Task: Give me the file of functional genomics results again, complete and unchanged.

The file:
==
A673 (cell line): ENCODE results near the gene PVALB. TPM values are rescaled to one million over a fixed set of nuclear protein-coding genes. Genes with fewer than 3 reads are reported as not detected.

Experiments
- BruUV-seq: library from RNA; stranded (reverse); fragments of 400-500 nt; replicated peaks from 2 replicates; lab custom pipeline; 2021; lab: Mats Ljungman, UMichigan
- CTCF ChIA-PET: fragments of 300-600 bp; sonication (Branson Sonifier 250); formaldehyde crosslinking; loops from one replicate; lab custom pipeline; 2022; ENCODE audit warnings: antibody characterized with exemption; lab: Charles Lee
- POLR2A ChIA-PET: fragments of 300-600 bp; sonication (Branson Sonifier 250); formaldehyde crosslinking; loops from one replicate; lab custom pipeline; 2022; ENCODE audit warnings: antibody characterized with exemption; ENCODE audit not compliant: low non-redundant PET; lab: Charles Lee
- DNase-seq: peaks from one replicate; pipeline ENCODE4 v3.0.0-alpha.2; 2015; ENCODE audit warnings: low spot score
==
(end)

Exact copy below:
A673 (cell line): ENCODE results near the gene PVALB. TPM values are rescaled to one million over a fixed set of nuclear protein-coding genes. Genes with fewer than 3 reads are reported as not detected.

Experiments
- BruUV-seq: library from RNA; stranded (reverse); fragments of 400-500 nt; replicated peaks from 2 replicates; lab custom pipeline; 2021; lab: Mats Ljungman, UMichigan
- CTCF ChIA-PET: fragments of 300-600 bp; sonication (Branson Sonifier 250); formaldehyde crosslinking; loops from one replicate; lab custom pipeline; 2022; ENCODE audit warnings: antibody characterized with exemption; lab: Charles Lee
- POLR2A ChIA-PET: fragments of 300-600 bp; sonication (Branson Sonifier 250); formaldehyde crosslinking; loops from one replicate; lab custom pipeline; 2022; ENCODE audit warnings: antibody characterized with exemption; ENCODE audit not compliant: low non-redundant PET; lab: Charles Lee
- DNase-seq: peaks from one replicate; pipeline ENCODE4 v3.0.0-alpha.2; 2015; ENCODE audit warnings: low spot score